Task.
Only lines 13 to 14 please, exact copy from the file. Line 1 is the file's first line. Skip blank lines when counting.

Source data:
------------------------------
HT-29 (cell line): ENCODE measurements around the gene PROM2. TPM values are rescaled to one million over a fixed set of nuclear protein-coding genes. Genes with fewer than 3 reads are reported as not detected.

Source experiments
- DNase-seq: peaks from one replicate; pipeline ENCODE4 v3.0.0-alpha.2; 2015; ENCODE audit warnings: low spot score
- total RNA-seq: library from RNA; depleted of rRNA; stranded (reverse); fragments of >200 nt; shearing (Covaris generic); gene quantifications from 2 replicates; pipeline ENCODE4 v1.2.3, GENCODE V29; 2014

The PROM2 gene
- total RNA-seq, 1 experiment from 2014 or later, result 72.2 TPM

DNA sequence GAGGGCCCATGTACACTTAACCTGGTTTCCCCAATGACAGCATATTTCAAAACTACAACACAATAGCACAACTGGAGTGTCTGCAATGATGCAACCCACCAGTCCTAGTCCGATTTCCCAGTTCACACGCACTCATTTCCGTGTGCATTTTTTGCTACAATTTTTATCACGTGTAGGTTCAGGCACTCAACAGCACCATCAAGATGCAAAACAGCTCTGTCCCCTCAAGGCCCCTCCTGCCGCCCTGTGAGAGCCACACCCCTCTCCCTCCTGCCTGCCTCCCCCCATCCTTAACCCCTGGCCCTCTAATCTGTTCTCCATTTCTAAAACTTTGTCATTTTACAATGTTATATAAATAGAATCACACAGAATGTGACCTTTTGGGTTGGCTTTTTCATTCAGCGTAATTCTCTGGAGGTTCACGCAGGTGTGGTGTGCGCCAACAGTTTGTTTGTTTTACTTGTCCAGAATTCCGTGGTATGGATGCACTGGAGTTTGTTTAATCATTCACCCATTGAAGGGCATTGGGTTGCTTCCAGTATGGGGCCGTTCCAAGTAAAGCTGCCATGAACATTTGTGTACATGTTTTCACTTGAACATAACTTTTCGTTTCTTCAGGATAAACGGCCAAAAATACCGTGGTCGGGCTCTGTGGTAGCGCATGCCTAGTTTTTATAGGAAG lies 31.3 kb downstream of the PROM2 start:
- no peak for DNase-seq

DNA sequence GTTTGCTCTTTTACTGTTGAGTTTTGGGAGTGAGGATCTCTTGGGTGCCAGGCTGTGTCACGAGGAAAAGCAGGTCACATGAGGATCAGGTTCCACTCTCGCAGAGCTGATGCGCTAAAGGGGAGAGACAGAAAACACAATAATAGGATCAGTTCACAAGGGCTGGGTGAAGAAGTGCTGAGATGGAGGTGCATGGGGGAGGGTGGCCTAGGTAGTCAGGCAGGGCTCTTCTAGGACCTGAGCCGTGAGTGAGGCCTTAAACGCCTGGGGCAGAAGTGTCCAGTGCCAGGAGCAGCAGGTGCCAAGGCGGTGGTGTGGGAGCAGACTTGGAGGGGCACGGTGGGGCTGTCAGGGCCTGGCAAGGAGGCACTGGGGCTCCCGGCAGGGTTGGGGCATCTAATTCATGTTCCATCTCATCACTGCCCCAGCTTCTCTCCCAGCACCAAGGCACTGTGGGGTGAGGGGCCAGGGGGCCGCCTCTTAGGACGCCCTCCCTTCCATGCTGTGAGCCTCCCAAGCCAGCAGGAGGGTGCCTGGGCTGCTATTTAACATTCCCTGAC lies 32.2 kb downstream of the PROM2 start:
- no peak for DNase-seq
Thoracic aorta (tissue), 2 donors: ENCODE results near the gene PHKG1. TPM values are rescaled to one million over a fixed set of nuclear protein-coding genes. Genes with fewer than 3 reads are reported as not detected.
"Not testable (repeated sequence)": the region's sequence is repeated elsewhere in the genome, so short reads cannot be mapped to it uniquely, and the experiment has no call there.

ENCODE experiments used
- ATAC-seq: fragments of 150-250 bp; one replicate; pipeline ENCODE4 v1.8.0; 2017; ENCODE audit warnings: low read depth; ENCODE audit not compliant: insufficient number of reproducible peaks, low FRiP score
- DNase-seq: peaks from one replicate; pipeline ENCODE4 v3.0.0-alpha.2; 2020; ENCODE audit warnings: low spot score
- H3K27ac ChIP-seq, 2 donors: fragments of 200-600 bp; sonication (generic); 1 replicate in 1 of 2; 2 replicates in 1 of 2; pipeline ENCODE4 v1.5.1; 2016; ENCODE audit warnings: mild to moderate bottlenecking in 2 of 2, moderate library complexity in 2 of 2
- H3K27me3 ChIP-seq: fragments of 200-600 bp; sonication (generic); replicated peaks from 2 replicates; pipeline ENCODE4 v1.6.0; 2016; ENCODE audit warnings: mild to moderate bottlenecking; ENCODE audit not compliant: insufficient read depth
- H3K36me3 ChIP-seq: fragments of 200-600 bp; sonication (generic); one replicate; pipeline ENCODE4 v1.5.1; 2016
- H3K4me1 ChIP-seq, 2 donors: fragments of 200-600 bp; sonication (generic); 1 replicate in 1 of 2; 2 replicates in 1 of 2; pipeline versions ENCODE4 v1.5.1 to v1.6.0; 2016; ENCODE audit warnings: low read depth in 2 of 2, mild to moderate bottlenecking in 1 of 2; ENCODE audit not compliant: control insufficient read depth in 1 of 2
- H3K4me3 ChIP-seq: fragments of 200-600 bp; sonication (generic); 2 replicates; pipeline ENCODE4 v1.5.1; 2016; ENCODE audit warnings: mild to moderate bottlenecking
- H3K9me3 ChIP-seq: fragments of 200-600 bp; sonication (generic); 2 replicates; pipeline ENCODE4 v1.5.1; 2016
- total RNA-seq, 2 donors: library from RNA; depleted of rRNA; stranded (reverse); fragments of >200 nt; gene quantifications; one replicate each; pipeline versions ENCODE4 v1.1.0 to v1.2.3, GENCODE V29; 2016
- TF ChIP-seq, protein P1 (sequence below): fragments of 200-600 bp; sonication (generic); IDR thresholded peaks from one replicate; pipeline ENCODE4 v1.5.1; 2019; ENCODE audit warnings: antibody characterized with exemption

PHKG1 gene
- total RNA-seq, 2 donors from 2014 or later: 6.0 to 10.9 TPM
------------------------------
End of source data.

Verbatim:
ENCODE experiments used
- ATAC-seq: fragments of 150-250 bp; one replicate; pipeline ENCODE4 v1.8.0; 2017; ENCODE audit warnings: low read depth; ENCODE audit not compliant: insufficient number of reproducible peaks, low FRiP score